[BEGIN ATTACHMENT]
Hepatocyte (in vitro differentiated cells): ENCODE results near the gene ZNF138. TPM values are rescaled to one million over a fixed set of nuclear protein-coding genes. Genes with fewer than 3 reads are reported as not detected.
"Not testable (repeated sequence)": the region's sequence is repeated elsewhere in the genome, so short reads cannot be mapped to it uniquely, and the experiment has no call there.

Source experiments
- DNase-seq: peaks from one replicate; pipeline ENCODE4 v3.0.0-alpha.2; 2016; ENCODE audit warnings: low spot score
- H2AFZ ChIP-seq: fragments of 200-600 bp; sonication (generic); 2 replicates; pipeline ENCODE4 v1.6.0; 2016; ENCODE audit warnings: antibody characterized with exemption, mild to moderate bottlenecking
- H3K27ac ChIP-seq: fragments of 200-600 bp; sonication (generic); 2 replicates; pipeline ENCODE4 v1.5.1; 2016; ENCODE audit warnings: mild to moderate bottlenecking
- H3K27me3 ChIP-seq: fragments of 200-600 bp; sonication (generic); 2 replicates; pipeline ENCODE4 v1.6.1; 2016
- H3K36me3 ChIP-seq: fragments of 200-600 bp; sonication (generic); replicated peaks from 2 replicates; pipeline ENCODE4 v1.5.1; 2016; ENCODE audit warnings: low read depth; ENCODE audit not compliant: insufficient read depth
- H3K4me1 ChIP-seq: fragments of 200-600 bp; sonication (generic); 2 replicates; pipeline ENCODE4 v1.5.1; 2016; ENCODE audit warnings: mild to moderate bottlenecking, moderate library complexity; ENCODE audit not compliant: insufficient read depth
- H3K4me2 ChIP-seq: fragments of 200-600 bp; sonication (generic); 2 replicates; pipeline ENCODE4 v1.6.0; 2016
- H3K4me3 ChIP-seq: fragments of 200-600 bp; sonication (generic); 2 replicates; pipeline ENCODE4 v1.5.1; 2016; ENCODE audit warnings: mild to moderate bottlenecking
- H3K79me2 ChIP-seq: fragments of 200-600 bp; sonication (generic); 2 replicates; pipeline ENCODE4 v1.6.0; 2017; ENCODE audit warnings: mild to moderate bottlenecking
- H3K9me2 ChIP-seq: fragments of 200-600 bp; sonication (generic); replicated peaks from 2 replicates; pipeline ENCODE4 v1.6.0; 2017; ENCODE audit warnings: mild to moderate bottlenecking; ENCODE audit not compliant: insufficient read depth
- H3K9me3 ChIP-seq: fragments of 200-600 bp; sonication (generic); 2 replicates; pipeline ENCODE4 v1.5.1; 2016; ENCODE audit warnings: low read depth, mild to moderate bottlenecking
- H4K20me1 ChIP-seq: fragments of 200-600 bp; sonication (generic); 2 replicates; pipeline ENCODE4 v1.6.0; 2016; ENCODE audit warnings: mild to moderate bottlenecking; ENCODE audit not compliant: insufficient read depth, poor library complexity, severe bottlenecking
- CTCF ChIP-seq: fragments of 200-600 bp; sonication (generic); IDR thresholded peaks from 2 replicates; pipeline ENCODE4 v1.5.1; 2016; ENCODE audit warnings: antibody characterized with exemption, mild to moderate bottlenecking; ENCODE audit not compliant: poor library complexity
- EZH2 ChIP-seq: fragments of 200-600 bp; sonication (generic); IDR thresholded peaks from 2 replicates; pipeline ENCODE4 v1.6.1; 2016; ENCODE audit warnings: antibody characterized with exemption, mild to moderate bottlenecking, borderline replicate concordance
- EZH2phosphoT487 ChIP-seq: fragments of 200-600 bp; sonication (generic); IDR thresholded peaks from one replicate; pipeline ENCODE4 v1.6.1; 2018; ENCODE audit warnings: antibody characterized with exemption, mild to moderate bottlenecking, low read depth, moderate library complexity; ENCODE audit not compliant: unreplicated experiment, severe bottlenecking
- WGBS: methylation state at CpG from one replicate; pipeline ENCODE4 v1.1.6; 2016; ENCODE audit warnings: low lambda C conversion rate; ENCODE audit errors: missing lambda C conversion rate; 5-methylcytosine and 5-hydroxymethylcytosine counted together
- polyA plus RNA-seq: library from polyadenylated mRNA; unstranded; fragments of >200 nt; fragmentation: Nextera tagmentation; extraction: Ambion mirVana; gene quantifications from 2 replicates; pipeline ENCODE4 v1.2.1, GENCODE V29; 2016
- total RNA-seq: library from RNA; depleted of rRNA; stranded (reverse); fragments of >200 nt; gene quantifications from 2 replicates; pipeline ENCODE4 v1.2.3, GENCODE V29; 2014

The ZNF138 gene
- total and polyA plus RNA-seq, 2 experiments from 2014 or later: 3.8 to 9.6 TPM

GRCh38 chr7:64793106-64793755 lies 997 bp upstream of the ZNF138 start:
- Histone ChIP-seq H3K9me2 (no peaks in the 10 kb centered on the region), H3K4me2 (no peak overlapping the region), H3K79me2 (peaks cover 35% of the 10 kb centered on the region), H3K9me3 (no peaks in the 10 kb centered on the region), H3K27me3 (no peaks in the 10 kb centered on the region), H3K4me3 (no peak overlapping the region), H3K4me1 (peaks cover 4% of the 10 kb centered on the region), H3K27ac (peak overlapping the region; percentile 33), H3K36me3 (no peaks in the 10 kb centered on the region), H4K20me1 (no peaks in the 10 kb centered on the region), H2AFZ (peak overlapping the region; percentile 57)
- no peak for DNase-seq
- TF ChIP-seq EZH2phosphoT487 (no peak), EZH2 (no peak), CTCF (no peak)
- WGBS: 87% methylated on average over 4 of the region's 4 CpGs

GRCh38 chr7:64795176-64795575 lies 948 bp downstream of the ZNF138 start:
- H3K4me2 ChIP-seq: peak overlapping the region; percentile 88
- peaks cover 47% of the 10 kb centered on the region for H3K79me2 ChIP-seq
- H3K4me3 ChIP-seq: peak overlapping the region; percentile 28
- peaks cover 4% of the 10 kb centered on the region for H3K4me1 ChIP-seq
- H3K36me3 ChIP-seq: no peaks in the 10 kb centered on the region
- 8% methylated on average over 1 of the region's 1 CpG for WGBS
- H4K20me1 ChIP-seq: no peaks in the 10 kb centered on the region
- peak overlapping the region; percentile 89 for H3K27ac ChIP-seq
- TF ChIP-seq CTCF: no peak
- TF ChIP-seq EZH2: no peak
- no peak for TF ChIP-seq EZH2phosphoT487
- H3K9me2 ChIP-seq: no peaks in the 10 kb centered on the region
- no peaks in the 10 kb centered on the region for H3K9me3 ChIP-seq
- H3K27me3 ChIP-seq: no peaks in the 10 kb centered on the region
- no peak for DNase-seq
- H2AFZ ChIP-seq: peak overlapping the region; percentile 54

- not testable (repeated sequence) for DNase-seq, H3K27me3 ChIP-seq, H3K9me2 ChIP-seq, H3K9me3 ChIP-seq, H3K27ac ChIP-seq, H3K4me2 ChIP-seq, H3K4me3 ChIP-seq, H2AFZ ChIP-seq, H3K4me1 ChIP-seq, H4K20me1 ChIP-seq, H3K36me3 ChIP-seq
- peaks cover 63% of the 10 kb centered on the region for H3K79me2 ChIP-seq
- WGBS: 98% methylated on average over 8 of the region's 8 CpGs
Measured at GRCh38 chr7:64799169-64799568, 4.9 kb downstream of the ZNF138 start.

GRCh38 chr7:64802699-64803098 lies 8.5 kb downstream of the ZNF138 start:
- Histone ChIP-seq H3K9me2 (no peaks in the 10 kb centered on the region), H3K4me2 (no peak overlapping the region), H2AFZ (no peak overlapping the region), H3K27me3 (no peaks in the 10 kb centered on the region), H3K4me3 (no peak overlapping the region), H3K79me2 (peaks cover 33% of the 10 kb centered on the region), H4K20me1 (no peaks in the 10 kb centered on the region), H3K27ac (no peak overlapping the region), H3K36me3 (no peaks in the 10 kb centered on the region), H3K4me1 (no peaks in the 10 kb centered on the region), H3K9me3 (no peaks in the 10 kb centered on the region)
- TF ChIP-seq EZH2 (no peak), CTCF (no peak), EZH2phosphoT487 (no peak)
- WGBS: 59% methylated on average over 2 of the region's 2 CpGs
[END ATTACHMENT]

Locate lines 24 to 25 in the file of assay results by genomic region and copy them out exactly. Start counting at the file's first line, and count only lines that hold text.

GRCh38 chr7:64793106-64793755 lies 997 bp upstream of the ZNF138 start:
- Histone ChIP-seq H3K9me2 (no peaks in the 10 kb centered on the region), H3K4me2 (no peak overlapping the region), H3K79me2 (peaks cover 35% of the 10 kb centered on the region), H3K9me3 (no peaks in the 10 kb centered on the region), H3K27me3 (no peaks in the 10 kb centered on the region), H3K4me3 (no peak overlapping the region), H3K4me1 (peaks cover 4% of the 10 kb centered on the region), H3K27ac (peak overlapping the region; percentile 33), H3K36me3 (no peaks in the 10 kb centered on the region), H4K20me1 (no peaks in the 10 kb centered on the region), H2AFZ (peak overlapping the region; percentile 57)